Do you read the fine print? Featured

7:00pm EDT March 22, 2005
Necessary evil.

Commodity.

These descriptions convey the disdain many feel when paying insurance premiums. However, the most common financial transfer mechanism is an insurance transfer. Insurance allows an organization to transfer the financial consequences of a loss, especially a catastrophic loss, to an insurance carrier. The carrier pays policyholders for losses and, in turn, distributes the cost of all losses among policyholders.

The insurance policy is an agreement in which the insurance carrier promises to pay claims in exchange for premiums paid by the policyholder. Ultimately, it's a legal contract between two parties.

Components of a policy

The policy is constructed to outline the terms and conditions of the contract, including the obligations and rights of each party. This is true whether the policy is a package (usually covering property, general liability, auto, etc.) or monoline (workers' compensation/employers' liability, professional liability, etc.).

Whether package, monoline or a combination, an insurance program has three components -- common policy declarations, common policy conditions and coverage parts or lines of business.

Common policy declarations

The common policy declarations, or "dec" page, is often overlooked. However, it can make or break an insurance claim. In addition to the premium, the dec page provides critical information.

* Named insured and insurance company. The parties entering into the contract.

* Agent or broker. The "producer" who brought the two parties together and facilitated the execution of the contract.

* Effective date and expiration of the policy. Defined dates on which coverage begins and expires. Subject to terms and conditions of the policy, coverage will be determined based on the timing of the occurrence relative to the policy term.

Common policy conditions -- read them

The standard insurance policy extends specific rights and duties to the named insured. These conditions establish fundamental ground rules for both parties of the contract -- policyholder or named insured, and carrier.

Many of these conditions are contained in a common document that applies to all coverage parts. In addition to the underlying right to coverage (including indemnity and defense), the named insured's traditional rights include the right to cancel the policy, the right to receive cancellation or nonrenewal notification from the carrier, the right to change the policy and the right to receive return premium.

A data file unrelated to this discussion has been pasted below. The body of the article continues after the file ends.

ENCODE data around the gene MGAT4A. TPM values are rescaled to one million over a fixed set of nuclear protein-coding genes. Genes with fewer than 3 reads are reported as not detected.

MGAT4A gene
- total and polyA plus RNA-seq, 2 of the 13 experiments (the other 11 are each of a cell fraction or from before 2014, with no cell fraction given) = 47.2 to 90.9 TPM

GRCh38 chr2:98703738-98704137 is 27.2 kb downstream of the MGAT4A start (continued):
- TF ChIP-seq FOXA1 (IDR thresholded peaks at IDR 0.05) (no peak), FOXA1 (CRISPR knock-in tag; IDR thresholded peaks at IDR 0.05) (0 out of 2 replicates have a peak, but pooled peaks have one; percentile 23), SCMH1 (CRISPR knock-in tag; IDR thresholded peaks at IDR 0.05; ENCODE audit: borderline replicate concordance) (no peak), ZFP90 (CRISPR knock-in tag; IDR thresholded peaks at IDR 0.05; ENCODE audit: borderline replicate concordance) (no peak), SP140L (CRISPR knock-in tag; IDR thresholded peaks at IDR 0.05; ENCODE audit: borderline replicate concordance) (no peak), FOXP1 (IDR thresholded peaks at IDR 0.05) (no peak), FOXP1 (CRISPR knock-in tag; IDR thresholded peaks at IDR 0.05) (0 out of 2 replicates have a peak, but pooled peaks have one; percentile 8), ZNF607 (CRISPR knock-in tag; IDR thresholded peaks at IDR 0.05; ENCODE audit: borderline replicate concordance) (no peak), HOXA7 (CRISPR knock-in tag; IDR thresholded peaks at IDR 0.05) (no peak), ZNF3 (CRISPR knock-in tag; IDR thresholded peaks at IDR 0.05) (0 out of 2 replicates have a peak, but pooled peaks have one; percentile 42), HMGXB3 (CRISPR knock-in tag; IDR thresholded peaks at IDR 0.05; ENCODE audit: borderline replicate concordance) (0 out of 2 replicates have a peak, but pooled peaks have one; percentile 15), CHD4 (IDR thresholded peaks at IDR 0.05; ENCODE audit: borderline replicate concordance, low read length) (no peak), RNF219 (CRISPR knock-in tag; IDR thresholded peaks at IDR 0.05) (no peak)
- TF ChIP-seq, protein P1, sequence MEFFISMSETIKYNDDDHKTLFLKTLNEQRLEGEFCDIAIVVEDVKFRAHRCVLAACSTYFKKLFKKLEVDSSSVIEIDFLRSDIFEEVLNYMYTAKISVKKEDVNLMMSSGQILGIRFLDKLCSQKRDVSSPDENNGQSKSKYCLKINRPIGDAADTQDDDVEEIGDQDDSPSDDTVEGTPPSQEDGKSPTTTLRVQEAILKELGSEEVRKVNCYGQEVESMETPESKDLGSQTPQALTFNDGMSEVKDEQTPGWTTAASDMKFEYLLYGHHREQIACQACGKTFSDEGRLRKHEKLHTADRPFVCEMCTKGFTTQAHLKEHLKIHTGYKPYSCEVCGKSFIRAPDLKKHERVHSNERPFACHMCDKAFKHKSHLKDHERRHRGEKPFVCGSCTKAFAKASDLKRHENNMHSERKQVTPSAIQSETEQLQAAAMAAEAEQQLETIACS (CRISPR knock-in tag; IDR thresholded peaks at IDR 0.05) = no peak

Basic duties of the named insured include paying premium and submitting to examination of books and records and/or inspections and surveys (at the request of the carrier).

Who's on first?

Often, an insurance policy will contain more than one named insured. The common policy conditions make it very clear that the rights and duties pertain to the first named insured -- literally, the first name listed in the declarations.

It is important to consider whether the first name is appropriate for a given right or duty. Also, note that the insured cannot transfer the rights or duties under the policy to any other person or organization without the written consent of the carrier.

Additional insurance policy components

Each coverage segment includes its own set of forms that allow you and your insurance agent to construct the desired policy terms and conditions. These forms define key terms and conditions, including the insuring agreement, causes of loss, exclusions, definitions and specific line of business conditions.

Besides clearly establishing terms and conditions, policies are constructed to allow for clear delineation of coverage between the various lines of business. For example, coverage may be excluded in one form because it is provided elsewhere.

Insurance should never be viewed as a substitute for loss control or the sole means of risk management, but as a critical element. Your insurance agent is there to help you interpret the legal contract that is your insurance policy.

Protect yourself by making sure you understand that contract and how it applies to your business.

Steve Blankenship, manager, underwriting practices group at Westfield Insurance, can be reached at (330) 887-8417 or steveblankenship@westfieldgrp.com. In business for more than 156 years, Westfield Insurance provides commercial and personal insurance services to customers in 17 states. Represented by leading independent insurance agencies, the product it offers is peace of mind. For more information, visit www.westfieldinsurance.com.